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african-american history and culture and that historians like me ought to be fired from the smithsonian, although i must admit he did sign it, best wishes for your continued success. but in many ways the letter raises so many issues about whose memories, whose history does one privilege, and how can public history, how can museums, historic sites really change the sort of long-held historical frameworks and historical imaginations, historical memories held by our publics? i was struck though even more by something that happened back in february of 2012. we had just had president obama speak for the ground breaking, and i was walking to the museum the next day. i was going to say an elderly african-american woman, but she was probably my age. so somebody that was mature but
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youthful actually came up to me and she stopped me and she hugged me and she said, thank you. but before she let go she said, but whatever you do don't talk about slavery. in some ways during the first two years of trying to create this museum we spent a lot of time doing surveys and focus groups and interviewing people and looking at the literature that assessed what the public knew or didn't know about african-american history. we gathered historians together to help us think this out. we gathered people who had no connection at all to museums, help us understand what they wanted and what they didn't want. what was interesting is what was revealed that the number one issue that the public wanted us to engage with or that they wanted to understand what slavery. the number one subject they didn't want the museum to talk about was also slavery. clearly it seems to me this woman hugging me and reminding me she didn't want to talk about slavery really tells us one of the great challenges.
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one of the great challenges of public history is to give the public not just what it wants but what it needs. and in many ways i think our challenge is to really figure out just what are the limits of what public history is. how can we create a body of literature, critical literature that really helps future historians understand how to wrestle with what we now call public history? i think there's no doubt that there have been important moments, important transformations in some historic sites, some plantation sites you will hear about, and we all know an amazing array of exhibition that have problemetized and broadened our notion of african-american history, and there are many challenges that we have faced. let me layout quickly a few. it seems to me, how do you help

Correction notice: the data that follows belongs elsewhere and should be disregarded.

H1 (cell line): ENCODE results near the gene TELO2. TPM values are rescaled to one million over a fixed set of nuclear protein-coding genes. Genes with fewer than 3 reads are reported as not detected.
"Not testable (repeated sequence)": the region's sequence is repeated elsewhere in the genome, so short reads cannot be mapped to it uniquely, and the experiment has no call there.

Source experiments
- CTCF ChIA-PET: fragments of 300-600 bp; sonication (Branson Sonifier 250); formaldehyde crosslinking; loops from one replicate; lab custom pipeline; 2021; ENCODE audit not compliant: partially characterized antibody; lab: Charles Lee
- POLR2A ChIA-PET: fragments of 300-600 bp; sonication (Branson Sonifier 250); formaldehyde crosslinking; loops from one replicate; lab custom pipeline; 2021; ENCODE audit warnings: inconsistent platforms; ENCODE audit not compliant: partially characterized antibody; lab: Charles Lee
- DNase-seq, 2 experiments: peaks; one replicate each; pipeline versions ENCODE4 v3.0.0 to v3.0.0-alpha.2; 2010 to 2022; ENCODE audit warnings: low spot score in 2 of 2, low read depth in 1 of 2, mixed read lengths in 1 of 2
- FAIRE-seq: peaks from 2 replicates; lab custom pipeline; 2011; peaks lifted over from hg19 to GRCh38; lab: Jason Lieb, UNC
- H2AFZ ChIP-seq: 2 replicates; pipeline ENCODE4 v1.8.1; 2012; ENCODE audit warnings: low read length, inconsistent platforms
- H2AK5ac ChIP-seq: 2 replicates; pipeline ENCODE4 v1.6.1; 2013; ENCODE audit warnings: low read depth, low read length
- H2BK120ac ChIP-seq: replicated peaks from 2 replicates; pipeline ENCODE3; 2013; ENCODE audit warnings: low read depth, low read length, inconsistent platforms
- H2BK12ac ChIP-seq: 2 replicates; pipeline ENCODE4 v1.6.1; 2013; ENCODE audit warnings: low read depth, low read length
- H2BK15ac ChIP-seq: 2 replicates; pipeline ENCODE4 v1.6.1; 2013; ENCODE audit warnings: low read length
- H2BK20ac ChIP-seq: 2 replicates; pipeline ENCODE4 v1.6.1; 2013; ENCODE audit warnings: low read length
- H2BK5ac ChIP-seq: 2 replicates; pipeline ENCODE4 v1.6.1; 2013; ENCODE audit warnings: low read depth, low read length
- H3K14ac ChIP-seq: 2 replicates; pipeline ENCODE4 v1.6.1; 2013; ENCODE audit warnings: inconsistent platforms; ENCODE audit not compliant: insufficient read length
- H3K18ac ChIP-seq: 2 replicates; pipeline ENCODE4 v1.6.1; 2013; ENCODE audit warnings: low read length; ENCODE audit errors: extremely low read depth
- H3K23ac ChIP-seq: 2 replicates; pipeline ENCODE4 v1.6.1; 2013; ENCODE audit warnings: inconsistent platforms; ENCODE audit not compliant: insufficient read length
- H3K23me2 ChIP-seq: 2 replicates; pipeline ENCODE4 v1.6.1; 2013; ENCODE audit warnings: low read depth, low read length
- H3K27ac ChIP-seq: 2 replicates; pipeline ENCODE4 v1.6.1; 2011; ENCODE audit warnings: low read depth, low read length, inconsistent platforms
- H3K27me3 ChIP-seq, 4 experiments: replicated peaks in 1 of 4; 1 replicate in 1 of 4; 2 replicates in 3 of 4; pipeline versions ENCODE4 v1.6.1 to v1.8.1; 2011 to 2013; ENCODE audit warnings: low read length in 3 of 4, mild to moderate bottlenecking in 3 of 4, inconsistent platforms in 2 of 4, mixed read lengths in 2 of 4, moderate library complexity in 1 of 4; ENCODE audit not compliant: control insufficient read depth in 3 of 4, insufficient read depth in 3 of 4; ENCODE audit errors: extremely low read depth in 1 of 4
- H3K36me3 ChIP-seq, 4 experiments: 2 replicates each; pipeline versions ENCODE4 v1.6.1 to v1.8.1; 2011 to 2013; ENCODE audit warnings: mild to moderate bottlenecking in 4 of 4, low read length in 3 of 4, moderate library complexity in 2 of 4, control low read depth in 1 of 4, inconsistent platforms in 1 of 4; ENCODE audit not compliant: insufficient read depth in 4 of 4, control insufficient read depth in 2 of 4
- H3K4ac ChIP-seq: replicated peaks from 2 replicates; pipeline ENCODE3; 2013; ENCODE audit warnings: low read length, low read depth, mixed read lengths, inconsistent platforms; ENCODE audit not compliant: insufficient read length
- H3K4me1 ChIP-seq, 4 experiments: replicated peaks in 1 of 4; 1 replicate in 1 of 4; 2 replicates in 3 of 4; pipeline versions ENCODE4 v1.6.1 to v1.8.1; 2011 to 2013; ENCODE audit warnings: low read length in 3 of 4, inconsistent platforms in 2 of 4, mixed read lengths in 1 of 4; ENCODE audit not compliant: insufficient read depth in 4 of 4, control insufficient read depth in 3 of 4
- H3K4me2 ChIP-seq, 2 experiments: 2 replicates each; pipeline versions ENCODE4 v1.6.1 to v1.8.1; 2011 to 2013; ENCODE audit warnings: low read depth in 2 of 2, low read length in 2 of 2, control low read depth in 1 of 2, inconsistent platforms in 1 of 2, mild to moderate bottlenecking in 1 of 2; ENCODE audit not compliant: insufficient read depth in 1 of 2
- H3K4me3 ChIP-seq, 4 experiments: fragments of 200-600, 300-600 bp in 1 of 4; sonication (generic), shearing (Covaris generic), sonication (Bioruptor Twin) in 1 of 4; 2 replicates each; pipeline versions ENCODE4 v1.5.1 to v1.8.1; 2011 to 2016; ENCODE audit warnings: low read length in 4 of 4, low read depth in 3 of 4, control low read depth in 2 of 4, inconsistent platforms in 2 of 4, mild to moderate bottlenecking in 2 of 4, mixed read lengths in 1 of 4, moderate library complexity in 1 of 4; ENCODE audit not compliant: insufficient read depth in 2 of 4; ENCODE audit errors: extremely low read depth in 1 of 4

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the public find a useful and usable path that instructs, that inspires, that contextualized, that prods, that gives the public historical or cultural tools that help them live their lives, to help them live their lives through a better understanding of the past? how can we do that? what are the challenges? can museums, can historic sites help the public do something that i think is so important, and that is help the public embrace the ambiguity of the past. museums often provide simple answers to complex questions. it seems to me the question is can museums, can these sites, there they be places outside of the academy, outside of classrooms that provide nuance, complexity and learning that comes from embrace ingham b big -- ambiguity? can in many ways public historians create the kind of spaces to allow visitors to explore and to give voices to
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the silences that else a barkle brown spoke of yesterday to do that? can these spaces provide opportunities for reconciliation, healing or is it just reckoning with the past? ultimately, the question that faces us is how do you do the work in face of media scrutiny, in face of the real challenges of finding the funds to do the work you need to do? how do you do the work to ensure that despite all you have the integrity, you have the scholarship, you have the research, but also you have a way to make it accessible for the broadest possible public? in some ways we are very fortunate to have an amazing panel today to help us wrestle with all of these issues. i think in some ways these are all people that helped transformed the profession. while i'm not going the read all of their biographies, the fact
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that george mcdaniel, dorothy spool radford and david blight have all successfully wrestled with the challenges and opportunities of public history. i think that like so many i have learned so much from them, and the work of the historians who labor in the fertile fields of public history have been made better by all of their efforts. let me get out of the way and ask george mcdaniel to come up and speak. [ applause ] >> go, george. >> thank you, leah, i appreciate that. thank you for being here. thank you, lonnie, and all of the wonderful staff for putting it together, and also the volunteers at the front desk. as director of an historical site i realize the important work of volunteers so i want to thank them.